Cow Corner

KP’s absence looms over defining run chase

Cow Corner

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England are six for two. There is a series to save — a match to win with the odds stacked against you. It will take something exceptional, maverick even, to turn things around.

Enter Kevin Pietersen. Except, of course, not today.

Ian Bell and Jonathan Trott, ably assisted by the likes of James Taylor and Jonny Bairstow, may yet score 330 runs on the final day against the champions elect of Test cricket to salvage something from the series.

But with KP on your side, not dispatched to county duty for Surrey, it would be just that little bit more likely.

A friend of Cow Corner once met Kevin Pietersen at the launch of product for which the England batsman was the poster boy. The verdict was that KP was 'not the brightest boy'. Whether said friend was right or not, that's an image that Pietersen has found hard to shed.

Forget the idea of KP as mercenary, or whatever else you might want to call him. There's a strange innocence to Pietersen's character — a lack of understanding of the effect his behaviour can have on others. In most English dressing rooms, the arrogance has been tolerated, rather than loved, for the sake of his talent.

When he took his playing demands (or requests, depending on your stance) to the ECB, he probably had little sense of how badly it would play out, how ungrateful it could be made to look in the press.

'Not the brightest', perhaps, but he has always possessed a singular vision and purpose, from the moment he upped sticks and arrived into the English game. This was the Kevin Pietersen show, and England was the place lucky enough to stage it.

And for most fans, players and ECB officials, that has until now been enough. Pietersen's interests and those of England aligned neatly, and within five Tests of his debut, the Ashes had been regained for the first time in almost 20 years.

Pietersen's brashness and self-confidence gave him the belief that he could score 158 against a charging Australia on day five at The Oval in 2005. His team-mates could scarcely have conceived of the innings, let alone played it.

His talent is unquestioned as it is, judging by the 149 at Headingley, undiminished. But form has rarely been the issue.

Now, it seems, English cricket has turned on KP. Having made a first-ball duck against Surrey, certain members of the Hampshire crowd were reported to have booed him back to the pavilion. That may be in part due to his acrimonious exit from the county, but it also betrays the public mood.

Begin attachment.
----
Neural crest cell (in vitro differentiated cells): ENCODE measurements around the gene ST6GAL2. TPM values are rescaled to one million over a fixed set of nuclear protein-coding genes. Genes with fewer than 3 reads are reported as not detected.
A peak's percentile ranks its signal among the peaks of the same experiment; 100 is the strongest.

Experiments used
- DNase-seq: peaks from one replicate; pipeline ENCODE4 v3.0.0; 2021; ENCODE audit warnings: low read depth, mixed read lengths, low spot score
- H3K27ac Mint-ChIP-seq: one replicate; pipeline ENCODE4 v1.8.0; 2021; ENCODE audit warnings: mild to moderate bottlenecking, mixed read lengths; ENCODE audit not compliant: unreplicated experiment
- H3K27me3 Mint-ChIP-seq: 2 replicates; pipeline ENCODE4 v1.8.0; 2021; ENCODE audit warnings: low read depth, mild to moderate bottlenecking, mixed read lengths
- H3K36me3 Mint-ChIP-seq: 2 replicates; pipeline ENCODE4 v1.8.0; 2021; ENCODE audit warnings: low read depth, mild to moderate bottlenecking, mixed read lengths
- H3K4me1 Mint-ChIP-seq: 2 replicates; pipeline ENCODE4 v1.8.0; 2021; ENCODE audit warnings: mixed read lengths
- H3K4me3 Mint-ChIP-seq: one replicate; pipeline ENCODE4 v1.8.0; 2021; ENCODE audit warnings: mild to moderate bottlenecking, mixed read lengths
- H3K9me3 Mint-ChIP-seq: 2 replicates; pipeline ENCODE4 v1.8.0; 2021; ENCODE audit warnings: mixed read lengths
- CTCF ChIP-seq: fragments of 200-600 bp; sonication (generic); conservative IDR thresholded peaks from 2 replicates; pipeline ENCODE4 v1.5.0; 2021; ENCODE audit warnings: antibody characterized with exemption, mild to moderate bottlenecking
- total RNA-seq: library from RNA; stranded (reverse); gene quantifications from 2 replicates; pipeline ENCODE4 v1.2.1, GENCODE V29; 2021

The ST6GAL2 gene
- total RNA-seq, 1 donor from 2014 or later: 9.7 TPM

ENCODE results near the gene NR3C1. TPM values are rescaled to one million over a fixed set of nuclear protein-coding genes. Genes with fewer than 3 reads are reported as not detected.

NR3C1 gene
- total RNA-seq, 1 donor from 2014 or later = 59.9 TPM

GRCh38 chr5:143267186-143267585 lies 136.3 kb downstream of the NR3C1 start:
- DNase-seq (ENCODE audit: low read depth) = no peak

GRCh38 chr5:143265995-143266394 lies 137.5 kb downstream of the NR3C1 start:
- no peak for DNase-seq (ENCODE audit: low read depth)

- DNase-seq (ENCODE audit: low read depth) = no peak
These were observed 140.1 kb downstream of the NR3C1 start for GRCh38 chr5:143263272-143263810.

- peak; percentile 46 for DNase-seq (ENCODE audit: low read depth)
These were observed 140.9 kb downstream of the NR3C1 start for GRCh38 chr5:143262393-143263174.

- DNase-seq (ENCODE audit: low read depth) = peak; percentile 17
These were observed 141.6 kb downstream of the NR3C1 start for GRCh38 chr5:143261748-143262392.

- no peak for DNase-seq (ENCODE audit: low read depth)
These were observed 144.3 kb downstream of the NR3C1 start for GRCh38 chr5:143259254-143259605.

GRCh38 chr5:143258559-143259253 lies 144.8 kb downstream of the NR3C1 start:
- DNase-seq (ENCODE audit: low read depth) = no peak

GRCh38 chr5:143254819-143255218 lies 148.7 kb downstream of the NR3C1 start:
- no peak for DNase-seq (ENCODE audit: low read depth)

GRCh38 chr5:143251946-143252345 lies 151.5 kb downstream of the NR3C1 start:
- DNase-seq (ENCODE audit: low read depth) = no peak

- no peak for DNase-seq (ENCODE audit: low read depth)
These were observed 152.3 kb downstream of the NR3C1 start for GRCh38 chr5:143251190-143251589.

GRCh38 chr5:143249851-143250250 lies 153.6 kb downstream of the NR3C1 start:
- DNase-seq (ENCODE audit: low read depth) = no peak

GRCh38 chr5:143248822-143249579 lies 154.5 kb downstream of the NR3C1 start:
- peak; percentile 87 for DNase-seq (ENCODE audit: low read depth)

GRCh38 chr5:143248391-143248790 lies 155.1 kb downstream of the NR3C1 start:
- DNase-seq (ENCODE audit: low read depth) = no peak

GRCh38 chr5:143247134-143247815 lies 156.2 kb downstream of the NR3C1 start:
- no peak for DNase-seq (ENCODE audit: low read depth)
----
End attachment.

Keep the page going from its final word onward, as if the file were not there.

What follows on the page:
Sky Sports, covering the day's Test match cricket, felt it important enough to broadcast the footage during the Test. It will surprise nobody that they did not show any of Ravi Bopara's 11-ball innings of one on his own return to county action today.

Pietersen's absence from this Test hangs over the series. It cannot fail to do otherwise.

Reports that he texted tips to the South Africans on how to dismiss Andrew Strauss sound damning — 'not the brightest boy' once more. Telling cricketers that Strauss doesn't like bowlers coming in from around the wicket is about as useful as Strauss telling KP's opponents that Kev doesn't like left-arm spin, but if that is what the 'trust and mutual respect' that Strauss has spoken of this week refers to, then you can see why it is a far more serious issue than the name-calling which has also been mentioned.

But if there is a path to reconciliation for Pietersen and the England team, then they should strive to walk it.

KP has been jettisoned because people involved in selection felt they were in a position of strength to ditch a player whose behaviour had made him unpopular.

Should this Test be lost, the spotlight will surely turn on the future of Strauss. He's average 32.79 in his last 33 Tests, stretching over three years. That middling form could be tolerated while England were climbing the Test ladder — as they slide down it with just three wins from their last 11 matches, it may not be. You could also argue that Strauss has failed to manage KP effectively — though that argument may find few sympathisers, particularly within the ECB.

But if Strauss, now 35, were to go, that would then leave James Taylor, Jonny Bairstow and a new opener in the line-up. If only they could turn to a man with 7000 Tests runs at a whisker under 50 to his name.

The team remains better with KP in it.

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